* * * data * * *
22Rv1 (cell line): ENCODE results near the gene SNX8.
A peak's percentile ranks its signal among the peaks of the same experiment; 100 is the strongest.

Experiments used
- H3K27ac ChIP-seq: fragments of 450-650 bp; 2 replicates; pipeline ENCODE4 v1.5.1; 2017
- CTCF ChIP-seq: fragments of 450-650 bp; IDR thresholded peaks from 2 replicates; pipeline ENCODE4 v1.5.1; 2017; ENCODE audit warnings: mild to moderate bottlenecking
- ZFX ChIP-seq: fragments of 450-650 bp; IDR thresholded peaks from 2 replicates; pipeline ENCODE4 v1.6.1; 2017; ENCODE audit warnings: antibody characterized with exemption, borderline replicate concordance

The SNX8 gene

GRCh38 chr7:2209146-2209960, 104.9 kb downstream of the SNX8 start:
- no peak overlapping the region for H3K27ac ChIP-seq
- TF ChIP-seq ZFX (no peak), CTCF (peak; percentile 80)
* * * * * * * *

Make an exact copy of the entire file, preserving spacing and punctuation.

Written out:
22Rv1 (cell line): ENCODE results near the gene SNX8.
A peak's percentile ranks its signal among the peaks of the same experiment; 100 is the strongest.

Experiments used
- H3K27ac ChIP-seq: fragments of 450-650 bp; 2 replicates; pipeline ENCODE4 v1.5.1; 2017
- CTCF ChIP-seq: fragments of 450-650 bp; IDR thresholded peaks from 2 replicates; pipeline ENCODE4 v1.5.1; 2017; ENCODE audit warnings: mild to moderate bottlenecking
- ZFX ChIP-seq: fragments of 450-650 bp; IDR thresholded peaks from 2 replicates; pipeline ENCODE4 v1.6.1; 2017; ENCODE audit warnings: antibody characterized with exemption, borderline replicate concordance

The SNX8 gene

GRCh38 chr7:2209146-2209960, 104.9 kb downstream of the SNX8 start:
- no peak overlapping the region for H3K27ac ChIP-seq
- TF ChIP-seq ZFX (no peak), CTCF (peak; percentile 80)